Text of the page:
Jessie is a product—if not a downright victim—of a centuries-old doctrinal system that went bad. It began as a solid offshoot of Reformed theology, emphasizing the eternal security of a believer and stressing the fact that true faith in Christ is always accompanied by true repentance—heart-probing, sin-renouncing, life-transforming repentance.

Over the years the “once saved, always saved” doctrine was vigorously maintained and defended, while the emphasis on meaningful repentance and inward obedience was increasingly neglected. By the time Charles Spurgeon came along in the latter part of the 19th Century, he lamented that the denomination was “going down hill at breakneck speed.”

Today, the spiritual deterioration of this great movement is evident in thousands of post-modern churches that offer a form of Christianity which expects very little in the way of change, all the while assuring its members that their salvation is secure, guaranteed and irrevocable.

Into this happy delusion stepped Jessie, fresh out of years of rebellion, drugs and promiscuity. He was “played out” and ready for a new way of life when he discovered Christ in one of these churches. The eyes of his heart were opened to the spiritual realm—the very kind of enlightenment that leads to conversion. But, for Jessie, this is where the salvation process ground to a halt.

His limited contact with Christ was only enough to produce a change in his lifestyle. He cleaned up his act, married a church girl and procured a decent job. He no longer had to face the unrelenting consequences of the party life and could now enjoy the benefits of moral living. To this day Jessie remains a faithful church member, but if something drastic doesn’t occur in his life, he could very well be doomed to destruction.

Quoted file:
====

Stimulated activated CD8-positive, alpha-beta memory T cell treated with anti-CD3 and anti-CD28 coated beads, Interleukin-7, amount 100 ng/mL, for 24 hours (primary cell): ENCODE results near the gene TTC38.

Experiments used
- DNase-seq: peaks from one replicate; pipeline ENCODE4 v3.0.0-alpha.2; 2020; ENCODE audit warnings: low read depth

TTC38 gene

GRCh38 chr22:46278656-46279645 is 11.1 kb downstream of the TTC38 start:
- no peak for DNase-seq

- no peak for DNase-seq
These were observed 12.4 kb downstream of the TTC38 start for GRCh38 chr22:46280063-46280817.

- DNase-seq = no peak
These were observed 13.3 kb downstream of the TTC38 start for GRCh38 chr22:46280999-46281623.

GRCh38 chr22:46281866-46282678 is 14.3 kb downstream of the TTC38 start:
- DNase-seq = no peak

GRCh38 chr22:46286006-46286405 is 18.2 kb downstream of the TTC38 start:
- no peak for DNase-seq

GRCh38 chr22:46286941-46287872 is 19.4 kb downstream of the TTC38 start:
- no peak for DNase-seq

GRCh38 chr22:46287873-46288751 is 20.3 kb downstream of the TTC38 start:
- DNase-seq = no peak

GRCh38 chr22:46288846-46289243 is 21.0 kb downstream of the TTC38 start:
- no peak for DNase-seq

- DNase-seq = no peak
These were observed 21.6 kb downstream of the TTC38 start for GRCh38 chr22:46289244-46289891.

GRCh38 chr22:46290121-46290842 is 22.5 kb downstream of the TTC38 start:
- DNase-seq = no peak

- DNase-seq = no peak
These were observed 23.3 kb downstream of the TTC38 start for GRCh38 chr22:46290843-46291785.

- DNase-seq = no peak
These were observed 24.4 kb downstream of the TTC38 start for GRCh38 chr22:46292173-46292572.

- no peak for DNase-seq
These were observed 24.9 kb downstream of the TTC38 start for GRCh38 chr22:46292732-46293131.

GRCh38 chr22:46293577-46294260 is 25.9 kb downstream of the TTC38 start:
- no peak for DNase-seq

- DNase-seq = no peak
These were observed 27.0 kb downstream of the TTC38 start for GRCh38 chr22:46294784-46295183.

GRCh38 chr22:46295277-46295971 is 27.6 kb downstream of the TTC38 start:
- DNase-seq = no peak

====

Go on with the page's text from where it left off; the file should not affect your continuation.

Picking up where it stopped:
You see, Jessie’s repentance never reached his heart. He was never presented with the need to undergo the painful process of examining his heart or coming to grips with the self-centered attitudes lying within his bosom that made way for sin; never experienced the kind of godly sorrow that is part-and-parcel of real repentance; never knew what it means to emerge from “the dark night of the soul” a new creature in Christ; never committed himself to the kind of meaningful change that is always associated with a bona-fide conversion.

The truth is that he never saw the need to go through this process because his spiritual leaders do not consider it to be a necessary part of the Christian life. When his pastor talked about the need for repentance, it was nearly always in the context of unbelievers. True, from time to time he would mention the fact that Christians also face temptations, but sin was addressed in such a vague way and with so many assurances that “God’s grace covers all our sin,” that his listeners never felt the need for repentance. Subjects that believers face such as self-will, worldliness and pride were never touched upon in his sermons. Improvement is well and good for those who desire it so long as the person isn’t too hard on himself.

A “fly on the wall” of Jessie’s home could have testified to the fact that this man’s conversion was not to Christ but to a religious system. Jessie’s constant round of indulgence in sports, network television and carnal Internet fare reveal the true devotion of his heart. His unwillingness to acknowledge being wrong about anything in life—whether it be petty arguments with his wife or serious soul issues—shows someone who has never been broken and humbled before the Almighty. His unwillingness to seek God’s will in decision-making exposes the utter lack of concern he has about the need to live in submission to the lordship of Christ.

Had he attended a church service led by a God-fearing man, perhaps the course of his life would have taken a different turn. He may have truly bowed his knee at the Cross or he might have rejected Christianity altogether—but at least he would have been afforded the opportunity to make that decision for himself.

Instead, he wandered into a church culture wherein a state of “happy delusion” about Christianity thrives; where unconverted churchgoers can live free of those pesky convictions about sin and worldliness; where inward lawlessness is rampant and heart-felt obedience is rare.

That is the apostasy.